"I found a beehive with honey in the walls of my house" (Elisha Bixler)
When the honey started dripping from the walls of their home, 41-year-old Kate Dempsey initially assumed it was damp, but the sweet aroma piqued her curiosity and she decided to take a closer look.
"It all started during the extremely hot summer we had last year. We noticed a sticky, liquid black substance on our bedroom wall," Kate told SWNS.
"It got to the point where we couldn't ignore it anymore. I smelled it and dared to taste it too. Suddenly I realized, it's honey."
When Kate and her husband Andrew, 42, moved into their new home in the UK, they did notice there were bees around, but didn't think too much of it.
They believed it was a brief invasion and after repainting the house, the bees were gone.
But over time they could no longer ignore the strange things that happened in the house and decided to investigate it in depth.
When they broke down one of the walls in the house and lifted up floor tiles, they discovered pieces of honey comb almost two meters long and liters of honey, as well as maggots and moths.
It quickly became clear to them that their house had become a beehive.
"We started removing more and more, it just seemed like there was no end to it, it was absolutely disgusting," Kate shared.
"We've never seen anything like it. The volume of the hive was enormous. We kept cutting those floorboards and more and more of the honey forest appeared."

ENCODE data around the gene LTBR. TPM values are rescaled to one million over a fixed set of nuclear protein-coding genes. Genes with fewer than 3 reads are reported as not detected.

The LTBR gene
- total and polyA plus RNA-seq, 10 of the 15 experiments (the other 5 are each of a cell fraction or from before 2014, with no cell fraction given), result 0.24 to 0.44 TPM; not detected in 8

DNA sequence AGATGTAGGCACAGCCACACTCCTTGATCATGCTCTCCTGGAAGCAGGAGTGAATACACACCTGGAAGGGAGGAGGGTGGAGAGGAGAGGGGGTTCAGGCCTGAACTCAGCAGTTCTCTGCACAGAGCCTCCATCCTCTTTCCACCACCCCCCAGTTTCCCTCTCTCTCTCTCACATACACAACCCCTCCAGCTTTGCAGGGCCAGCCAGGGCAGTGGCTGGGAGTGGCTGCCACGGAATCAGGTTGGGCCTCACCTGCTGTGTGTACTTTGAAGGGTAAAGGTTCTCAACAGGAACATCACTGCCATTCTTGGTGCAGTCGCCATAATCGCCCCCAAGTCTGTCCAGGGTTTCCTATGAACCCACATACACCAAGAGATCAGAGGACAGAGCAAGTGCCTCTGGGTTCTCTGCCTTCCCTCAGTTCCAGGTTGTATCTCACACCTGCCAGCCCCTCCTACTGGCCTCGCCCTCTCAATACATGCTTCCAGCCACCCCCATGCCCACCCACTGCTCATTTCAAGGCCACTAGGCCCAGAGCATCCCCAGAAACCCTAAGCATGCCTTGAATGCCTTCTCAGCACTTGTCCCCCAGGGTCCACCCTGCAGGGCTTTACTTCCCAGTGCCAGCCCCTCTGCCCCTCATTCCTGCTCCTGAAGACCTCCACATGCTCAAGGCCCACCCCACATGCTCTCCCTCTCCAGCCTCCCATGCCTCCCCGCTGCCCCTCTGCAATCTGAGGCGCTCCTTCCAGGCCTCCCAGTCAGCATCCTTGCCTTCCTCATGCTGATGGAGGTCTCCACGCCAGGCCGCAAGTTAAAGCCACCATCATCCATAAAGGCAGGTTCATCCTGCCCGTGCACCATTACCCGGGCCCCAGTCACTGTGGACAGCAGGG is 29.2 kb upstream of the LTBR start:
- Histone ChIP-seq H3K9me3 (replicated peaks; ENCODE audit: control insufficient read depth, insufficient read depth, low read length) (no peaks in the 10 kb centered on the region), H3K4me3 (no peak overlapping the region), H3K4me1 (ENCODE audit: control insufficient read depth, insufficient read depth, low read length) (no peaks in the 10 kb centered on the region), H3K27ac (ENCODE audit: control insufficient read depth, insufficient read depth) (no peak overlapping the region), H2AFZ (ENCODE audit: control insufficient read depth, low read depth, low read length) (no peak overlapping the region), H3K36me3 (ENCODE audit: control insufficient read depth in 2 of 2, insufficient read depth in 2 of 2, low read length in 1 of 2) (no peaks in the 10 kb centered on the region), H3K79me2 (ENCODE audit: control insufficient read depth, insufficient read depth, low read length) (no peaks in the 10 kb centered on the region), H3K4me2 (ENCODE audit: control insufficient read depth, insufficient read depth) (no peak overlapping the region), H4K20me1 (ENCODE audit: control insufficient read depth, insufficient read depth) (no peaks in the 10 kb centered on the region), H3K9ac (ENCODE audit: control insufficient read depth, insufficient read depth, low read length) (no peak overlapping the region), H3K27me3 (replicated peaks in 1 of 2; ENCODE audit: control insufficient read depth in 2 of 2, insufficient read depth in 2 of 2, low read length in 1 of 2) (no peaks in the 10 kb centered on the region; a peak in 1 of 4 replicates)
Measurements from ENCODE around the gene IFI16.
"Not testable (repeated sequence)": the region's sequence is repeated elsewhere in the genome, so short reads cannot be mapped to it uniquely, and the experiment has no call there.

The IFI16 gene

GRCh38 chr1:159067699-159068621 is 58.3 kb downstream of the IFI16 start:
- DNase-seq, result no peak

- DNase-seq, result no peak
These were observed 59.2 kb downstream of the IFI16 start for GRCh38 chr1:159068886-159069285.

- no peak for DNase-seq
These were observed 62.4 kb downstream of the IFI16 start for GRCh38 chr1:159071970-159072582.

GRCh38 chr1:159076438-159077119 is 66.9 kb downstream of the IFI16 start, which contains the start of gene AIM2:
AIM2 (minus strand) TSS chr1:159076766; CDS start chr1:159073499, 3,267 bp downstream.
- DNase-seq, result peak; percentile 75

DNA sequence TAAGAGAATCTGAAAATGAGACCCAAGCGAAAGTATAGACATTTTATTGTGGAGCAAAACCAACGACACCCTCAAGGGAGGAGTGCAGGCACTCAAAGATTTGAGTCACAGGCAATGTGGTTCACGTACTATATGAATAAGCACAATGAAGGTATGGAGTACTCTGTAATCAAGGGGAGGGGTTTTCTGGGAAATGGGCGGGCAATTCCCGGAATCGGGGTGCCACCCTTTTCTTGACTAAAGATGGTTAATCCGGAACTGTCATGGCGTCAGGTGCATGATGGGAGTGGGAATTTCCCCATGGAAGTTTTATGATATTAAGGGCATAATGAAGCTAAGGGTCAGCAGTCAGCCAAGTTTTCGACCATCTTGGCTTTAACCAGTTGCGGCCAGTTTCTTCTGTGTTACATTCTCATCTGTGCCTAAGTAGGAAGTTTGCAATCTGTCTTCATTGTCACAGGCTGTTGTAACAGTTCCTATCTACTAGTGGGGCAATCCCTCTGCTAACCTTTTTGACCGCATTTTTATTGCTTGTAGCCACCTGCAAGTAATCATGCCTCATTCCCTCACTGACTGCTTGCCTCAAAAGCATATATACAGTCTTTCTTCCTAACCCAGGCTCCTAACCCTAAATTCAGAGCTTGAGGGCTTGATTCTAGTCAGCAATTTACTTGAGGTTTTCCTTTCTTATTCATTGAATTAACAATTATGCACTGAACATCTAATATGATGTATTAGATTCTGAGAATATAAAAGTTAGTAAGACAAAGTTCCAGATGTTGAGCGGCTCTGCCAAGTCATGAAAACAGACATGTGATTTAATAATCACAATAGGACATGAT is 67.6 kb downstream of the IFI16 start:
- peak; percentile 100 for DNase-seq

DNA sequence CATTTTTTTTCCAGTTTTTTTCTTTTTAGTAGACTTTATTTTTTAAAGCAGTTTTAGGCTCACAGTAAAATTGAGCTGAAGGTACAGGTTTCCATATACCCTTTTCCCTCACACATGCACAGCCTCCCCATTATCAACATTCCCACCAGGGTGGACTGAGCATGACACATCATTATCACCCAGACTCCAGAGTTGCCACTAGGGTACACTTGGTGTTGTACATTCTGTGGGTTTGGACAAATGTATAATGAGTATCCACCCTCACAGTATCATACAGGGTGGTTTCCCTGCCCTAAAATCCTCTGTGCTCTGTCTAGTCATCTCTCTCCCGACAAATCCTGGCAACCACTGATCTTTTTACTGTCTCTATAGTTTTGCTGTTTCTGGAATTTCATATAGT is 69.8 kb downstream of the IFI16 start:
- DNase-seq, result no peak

This is how it looks
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. Kate tried to find a company to get rid of all the beehives and honey surrounding her home, but she received an exorbitant quote of over 12,000 dollar.
This prompted the couple to gather a number of close friends and take on the project.
They started by scooping out all the honey by hand - wearing rubber gloves, of course - and over the course of four weeks removed all the honeycomb from under the boards.
"We kept finding more and more, there's a bit of roof over our window and there was also full of golden honey," said Kate, "you can imagine the mess. It was horrifying."
They filled 20 "massive" garbage bags with honey, although the honey was inedible because much of the honey forest had been attacked by moths.
"If it had been a live honey forest, we would have invited local beekeepers to extract it and move it," she said, "but we were in a bit of trouble because we couldn't get anyone to take it unless we paid a huge price - and they would also kill the bees, something we wanted avoid him".
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The trouble did not end there
"When we were in the middle of the evacuation, we woke up one morning and the room was full of bees," Kate said.
A swarm of "robber bees", honey bees that invade other hives to steal the honey from them - tried to take a taste of this sweet honey, but luckily none of the humans were stung.
"We called the local beekeepers for help and one came to take a look. He explained to us about the robber bees and that they came to the nest to steal the honey. He instructed us to use gloves to catch cats because the bees can't sting through them - and to wear many layers," she shared.
"However, the beekeeper showed us their behavior pattern - the bees fly in through a hole in the wall, take the honey and fly straight out the window again - so the bees weren't that interested in us anyway," Kate added.
Kate is now encouraging people to check their homes and not ignore things they might find suspicious.
"I was very concerned about the extent of how much damage could have been caused. I have no idea how long it was there, but probably a lot," she said, "We didn't realize the amount of damage they caused and we thought our story could help other people and raise awareness."
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